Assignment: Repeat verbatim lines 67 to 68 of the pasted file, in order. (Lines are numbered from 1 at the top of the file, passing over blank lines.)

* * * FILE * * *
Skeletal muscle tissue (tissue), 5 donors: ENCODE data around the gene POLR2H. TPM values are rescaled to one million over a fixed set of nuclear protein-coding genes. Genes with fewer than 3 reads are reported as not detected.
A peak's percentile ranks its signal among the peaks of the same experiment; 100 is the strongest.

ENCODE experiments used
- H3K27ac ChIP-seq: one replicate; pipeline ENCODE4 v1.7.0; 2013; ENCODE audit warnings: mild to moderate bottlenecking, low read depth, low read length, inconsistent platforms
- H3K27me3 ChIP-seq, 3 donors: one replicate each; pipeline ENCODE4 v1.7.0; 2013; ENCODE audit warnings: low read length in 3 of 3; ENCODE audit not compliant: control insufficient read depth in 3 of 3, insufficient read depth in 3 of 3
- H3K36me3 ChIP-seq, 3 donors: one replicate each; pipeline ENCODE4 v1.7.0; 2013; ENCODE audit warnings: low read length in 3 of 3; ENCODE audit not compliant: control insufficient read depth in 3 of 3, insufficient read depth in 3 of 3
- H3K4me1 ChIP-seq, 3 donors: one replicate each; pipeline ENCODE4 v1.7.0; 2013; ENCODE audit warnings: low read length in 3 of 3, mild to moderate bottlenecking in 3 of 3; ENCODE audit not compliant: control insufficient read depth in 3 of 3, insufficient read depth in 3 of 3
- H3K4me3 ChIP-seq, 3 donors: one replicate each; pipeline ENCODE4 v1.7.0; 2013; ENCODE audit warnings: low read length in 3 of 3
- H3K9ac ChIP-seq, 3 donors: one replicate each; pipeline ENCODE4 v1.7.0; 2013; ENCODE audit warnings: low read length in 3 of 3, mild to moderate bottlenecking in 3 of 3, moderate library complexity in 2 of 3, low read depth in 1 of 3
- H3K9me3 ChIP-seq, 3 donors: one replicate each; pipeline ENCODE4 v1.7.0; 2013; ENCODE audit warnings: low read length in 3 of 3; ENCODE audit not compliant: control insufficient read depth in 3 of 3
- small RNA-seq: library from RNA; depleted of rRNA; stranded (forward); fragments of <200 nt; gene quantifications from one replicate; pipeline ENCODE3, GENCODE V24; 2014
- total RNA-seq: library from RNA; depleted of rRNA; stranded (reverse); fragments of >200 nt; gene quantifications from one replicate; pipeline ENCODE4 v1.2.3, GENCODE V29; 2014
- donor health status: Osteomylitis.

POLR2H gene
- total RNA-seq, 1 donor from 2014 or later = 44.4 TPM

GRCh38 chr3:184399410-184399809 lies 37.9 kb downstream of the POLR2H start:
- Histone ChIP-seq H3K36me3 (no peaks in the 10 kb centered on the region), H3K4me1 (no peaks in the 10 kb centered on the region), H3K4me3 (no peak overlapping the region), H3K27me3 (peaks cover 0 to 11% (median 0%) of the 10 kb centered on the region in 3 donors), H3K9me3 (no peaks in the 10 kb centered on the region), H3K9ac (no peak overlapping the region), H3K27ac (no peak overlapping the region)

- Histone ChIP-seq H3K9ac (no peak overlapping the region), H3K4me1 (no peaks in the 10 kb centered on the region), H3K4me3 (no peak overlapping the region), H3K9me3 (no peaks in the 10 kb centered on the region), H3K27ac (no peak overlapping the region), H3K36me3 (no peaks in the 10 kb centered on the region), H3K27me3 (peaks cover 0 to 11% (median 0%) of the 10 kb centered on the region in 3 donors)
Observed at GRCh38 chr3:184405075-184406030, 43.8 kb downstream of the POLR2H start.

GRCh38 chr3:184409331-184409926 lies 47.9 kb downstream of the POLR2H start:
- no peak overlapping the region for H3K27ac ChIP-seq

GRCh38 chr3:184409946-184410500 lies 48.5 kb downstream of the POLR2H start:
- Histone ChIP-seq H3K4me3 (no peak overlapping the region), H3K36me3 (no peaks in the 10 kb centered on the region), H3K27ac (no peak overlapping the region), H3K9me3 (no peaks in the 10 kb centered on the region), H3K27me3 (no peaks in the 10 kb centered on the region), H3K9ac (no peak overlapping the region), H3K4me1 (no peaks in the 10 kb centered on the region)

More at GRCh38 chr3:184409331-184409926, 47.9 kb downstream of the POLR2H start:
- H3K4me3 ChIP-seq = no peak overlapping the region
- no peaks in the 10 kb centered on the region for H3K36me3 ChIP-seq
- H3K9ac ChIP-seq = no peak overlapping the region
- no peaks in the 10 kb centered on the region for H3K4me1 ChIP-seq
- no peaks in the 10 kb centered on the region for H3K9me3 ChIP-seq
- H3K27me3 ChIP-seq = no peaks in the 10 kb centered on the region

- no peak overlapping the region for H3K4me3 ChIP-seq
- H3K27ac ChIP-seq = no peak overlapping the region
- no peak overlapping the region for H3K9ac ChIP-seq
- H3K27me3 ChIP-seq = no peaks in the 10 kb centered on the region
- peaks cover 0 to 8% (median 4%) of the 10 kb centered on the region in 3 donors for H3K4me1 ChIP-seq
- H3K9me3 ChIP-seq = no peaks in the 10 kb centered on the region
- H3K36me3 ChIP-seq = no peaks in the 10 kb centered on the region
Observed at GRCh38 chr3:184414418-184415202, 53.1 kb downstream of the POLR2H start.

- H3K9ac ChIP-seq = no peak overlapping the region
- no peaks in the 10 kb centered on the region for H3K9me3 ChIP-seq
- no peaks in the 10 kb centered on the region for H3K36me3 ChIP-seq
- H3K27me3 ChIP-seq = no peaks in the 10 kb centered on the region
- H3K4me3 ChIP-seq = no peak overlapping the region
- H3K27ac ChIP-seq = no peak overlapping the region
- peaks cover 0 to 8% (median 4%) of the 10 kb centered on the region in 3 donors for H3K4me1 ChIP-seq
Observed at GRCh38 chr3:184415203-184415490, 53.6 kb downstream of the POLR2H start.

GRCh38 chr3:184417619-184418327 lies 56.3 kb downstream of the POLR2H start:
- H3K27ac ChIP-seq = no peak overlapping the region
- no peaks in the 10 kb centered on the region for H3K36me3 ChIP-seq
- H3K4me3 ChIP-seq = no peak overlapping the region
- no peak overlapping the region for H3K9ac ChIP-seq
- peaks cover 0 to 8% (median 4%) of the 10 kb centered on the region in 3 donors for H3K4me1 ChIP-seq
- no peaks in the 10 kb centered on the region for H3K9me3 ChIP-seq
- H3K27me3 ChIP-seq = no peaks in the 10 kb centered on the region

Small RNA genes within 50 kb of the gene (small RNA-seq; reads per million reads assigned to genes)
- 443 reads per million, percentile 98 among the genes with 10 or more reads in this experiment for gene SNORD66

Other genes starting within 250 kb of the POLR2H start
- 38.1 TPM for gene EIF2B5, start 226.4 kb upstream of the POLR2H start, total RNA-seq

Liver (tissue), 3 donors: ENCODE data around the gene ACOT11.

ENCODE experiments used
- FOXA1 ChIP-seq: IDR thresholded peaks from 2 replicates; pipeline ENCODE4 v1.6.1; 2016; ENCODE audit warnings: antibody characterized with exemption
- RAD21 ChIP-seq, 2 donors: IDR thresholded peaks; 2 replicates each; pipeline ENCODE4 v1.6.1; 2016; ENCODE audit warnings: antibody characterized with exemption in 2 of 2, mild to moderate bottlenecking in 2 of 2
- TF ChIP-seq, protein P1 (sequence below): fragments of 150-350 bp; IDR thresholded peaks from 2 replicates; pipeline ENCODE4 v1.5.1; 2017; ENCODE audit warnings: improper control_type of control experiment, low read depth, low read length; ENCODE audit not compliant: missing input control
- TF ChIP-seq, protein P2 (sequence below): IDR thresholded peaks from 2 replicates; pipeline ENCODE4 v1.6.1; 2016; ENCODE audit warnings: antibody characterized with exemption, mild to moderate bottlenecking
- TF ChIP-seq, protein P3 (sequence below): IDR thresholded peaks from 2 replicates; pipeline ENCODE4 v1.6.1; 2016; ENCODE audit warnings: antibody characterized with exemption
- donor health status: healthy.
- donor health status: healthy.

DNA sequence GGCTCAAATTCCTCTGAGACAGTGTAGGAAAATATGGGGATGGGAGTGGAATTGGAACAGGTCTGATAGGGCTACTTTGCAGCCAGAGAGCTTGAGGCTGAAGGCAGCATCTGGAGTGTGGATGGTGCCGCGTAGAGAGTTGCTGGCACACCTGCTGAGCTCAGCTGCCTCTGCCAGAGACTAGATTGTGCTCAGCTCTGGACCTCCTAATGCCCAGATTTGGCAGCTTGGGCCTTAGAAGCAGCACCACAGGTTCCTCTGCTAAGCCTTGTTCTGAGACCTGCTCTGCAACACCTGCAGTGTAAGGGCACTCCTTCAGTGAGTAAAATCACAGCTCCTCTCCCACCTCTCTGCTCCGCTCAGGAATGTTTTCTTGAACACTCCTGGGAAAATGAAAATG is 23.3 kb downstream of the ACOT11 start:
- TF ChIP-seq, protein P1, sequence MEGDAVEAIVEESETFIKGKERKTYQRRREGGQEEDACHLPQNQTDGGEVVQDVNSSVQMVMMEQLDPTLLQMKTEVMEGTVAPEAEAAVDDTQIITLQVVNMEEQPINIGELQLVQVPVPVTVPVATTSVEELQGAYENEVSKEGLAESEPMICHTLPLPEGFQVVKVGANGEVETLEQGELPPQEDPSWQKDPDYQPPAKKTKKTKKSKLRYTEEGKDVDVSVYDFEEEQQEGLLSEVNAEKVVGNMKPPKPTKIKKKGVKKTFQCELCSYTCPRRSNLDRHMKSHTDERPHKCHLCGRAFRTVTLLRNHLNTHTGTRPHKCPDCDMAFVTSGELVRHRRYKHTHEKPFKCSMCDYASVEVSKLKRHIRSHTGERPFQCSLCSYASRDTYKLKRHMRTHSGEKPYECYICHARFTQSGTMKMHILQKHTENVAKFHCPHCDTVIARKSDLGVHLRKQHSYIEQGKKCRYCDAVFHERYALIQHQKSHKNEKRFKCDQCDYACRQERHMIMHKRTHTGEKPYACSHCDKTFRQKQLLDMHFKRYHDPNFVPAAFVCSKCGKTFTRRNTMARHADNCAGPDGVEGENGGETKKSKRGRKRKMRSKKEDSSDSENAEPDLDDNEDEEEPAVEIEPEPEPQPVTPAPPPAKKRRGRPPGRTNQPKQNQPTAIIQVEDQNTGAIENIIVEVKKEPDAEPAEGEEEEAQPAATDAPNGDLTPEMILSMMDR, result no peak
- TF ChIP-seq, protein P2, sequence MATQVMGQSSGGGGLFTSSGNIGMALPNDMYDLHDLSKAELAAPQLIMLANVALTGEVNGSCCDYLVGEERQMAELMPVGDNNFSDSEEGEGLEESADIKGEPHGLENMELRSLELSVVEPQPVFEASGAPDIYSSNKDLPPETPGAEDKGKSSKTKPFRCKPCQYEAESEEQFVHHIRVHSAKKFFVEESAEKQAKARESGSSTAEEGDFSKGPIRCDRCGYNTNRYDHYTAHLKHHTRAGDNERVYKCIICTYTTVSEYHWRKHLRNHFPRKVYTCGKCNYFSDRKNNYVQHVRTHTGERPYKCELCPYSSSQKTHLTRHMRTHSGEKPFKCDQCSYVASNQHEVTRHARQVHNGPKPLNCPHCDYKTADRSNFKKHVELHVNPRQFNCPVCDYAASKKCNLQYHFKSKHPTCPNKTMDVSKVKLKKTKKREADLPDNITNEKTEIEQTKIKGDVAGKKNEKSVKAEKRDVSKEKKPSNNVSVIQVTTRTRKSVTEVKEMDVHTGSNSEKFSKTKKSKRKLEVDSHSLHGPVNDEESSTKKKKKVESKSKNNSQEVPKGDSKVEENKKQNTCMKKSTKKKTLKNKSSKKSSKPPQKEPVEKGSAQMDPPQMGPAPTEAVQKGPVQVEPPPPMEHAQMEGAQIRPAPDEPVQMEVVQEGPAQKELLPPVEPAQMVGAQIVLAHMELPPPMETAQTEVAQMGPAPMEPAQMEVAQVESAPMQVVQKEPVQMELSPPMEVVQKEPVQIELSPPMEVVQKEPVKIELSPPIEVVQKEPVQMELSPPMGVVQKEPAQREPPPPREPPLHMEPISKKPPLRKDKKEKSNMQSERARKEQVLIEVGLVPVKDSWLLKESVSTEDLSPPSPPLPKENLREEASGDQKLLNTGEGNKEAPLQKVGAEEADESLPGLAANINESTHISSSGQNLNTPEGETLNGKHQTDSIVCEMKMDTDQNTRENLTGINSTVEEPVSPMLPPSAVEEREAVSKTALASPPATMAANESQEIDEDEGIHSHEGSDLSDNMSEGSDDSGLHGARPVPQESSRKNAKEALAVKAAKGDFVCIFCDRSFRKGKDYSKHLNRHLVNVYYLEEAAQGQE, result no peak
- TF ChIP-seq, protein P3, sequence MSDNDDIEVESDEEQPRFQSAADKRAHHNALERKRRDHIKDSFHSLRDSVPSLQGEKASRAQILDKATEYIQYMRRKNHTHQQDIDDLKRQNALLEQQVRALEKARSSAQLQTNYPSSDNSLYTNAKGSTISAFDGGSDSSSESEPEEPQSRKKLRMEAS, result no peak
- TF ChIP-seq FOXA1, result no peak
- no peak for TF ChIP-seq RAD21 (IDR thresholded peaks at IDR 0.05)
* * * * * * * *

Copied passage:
- donor health status: healthy.

DNA sequence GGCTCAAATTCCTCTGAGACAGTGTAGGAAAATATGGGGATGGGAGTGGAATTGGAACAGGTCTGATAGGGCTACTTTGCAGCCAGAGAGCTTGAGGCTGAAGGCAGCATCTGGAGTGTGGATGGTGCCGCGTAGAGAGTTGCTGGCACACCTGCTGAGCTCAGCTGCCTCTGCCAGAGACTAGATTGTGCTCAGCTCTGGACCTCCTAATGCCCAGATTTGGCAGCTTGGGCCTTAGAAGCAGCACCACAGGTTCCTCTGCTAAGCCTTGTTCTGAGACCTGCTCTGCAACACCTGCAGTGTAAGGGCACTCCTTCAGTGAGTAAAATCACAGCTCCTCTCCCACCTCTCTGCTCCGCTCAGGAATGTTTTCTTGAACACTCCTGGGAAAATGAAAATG is 23.3 kb downstream of the ACOT11 start: